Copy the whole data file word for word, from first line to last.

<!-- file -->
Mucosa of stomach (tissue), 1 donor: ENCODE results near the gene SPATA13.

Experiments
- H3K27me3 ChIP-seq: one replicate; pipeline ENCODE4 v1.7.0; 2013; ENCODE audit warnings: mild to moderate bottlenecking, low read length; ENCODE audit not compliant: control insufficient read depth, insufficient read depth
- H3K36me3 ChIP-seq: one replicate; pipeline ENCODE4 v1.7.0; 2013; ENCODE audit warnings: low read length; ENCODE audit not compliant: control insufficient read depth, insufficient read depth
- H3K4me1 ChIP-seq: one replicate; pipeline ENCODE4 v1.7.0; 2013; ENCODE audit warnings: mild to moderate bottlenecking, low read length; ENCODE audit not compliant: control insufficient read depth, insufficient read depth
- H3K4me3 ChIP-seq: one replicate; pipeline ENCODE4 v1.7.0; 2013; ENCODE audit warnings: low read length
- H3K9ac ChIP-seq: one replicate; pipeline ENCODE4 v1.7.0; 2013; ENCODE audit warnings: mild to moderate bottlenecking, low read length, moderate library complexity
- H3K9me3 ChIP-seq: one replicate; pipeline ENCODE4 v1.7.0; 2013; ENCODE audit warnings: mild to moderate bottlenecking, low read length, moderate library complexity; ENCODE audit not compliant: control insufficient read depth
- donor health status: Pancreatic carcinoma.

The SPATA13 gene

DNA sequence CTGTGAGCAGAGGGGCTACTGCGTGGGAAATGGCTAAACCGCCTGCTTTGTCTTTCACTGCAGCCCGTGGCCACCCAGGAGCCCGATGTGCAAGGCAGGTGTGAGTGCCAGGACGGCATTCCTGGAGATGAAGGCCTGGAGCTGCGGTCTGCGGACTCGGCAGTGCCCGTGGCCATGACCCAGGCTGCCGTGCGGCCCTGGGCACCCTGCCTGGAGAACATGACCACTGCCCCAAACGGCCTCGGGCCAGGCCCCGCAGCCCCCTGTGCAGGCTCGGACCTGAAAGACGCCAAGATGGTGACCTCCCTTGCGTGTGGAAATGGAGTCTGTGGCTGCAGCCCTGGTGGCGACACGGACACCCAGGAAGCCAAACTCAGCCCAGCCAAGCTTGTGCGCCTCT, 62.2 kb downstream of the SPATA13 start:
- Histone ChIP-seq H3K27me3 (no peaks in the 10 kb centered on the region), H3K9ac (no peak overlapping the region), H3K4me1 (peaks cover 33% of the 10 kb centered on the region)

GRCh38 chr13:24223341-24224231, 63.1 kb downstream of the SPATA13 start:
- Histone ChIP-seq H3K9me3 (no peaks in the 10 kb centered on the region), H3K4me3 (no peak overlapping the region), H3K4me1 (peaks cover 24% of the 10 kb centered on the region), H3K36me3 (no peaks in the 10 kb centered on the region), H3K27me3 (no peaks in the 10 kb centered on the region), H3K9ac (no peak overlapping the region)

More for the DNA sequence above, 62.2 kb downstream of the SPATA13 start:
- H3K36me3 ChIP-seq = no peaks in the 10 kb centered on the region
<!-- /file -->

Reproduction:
Mucosa of stomach (tissue), 1 donor: ENCODE results near the gene SPATA13.

Experiments
- H3K27me3 ChIP-seq: one replicate; pipeline ENCODE4 v1.7.0; 2013; ENCODE audit warnings: mild to moderate bottlenecking, low read length; ENCODE audit not compliant: control insufficient read depth, insufficient read depth
- H3K36me3 ChIP-seq: one replicate; pipeline ENCODE4 v1.7.0; 2013; ENCODE audit warnings: low read length; ENCODE audit not compliant: control insufficient read depth, insufficient read depth
- H3K4me1 ChIP-seq: one replicate; pipeline ENCODE4 v1.7.0; 2013; ENCODE audit warnings: mild to moderate bottlenecking, low read length; ENCODE audit not compliant: control insufficient read depth, insufficient read depth
- H3K4me3 ChIP-seq: one replicate; pipeline ENCODE4 v1.7.0; 2013; ENCODE audit warnings: low read length
- H3K9ac ChIP-seq: one replicate; pipeline ENCODE4 v1.7.0; 2013; ENCODE audit warnings: mild to moderate bottlenecking, low read length, moderate library complexity
- H3K9me3 ChIP-seq: one replicate; pipeline ENCODE4 v1.7.0; 2013; ENCODE audit warnings: mild to moderate bottlenecking, low read length, moderate library complexity; ENCODE audit not compliant: control insufficient read depth
- donor health status: Pancreatic carcinoma.

The SPATA13 gene

DNA sequence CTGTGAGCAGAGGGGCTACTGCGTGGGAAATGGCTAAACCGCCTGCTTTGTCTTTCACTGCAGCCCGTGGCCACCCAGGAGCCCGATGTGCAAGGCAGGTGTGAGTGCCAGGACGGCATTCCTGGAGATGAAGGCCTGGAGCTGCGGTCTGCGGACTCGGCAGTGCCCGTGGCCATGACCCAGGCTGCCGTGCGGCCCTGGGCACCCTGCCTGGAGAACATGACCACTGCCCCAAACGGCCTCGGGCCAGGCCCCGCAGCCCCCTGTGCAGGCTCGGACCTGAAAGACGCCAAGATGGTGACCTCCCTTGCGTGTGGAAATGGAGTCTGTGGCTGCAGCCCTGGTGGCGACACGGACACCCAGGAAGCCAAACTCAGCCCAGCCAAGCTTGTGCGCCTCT, 62.2 kb downstream of the SPATA13 start:
- Histone ChIP-seq H3K27me3 (no peaks in the 10 kb centered on the region), H3K9ac (no peak overlapping the region), H3K4me1 (peaks cover 33% of the 10 kb centered on the region)

GRCh38 chr13:24223341-24224231, 63.1 kb downstream of the SPATA13 start:
- Histone ChIP-seq H3K9me3 (no peaks in the 10 kb centered on the region), H3K4me3 (no peak overlapping the region), H3K4me1 (peaks cover 24% of the 10 kb centered on the region), H3K36me3 (no peaks in the 10 kb centered on the region), H3K27me3 (no peaks in the 10 kb centered on the region), H3K9ac (no peak overlapping the region)

More for the DNA sequence above, 62.2 kb downstream of the SPATA13 start:
- H3K36me3 ChIP-seq = no peaks in the 10 kb centered on the region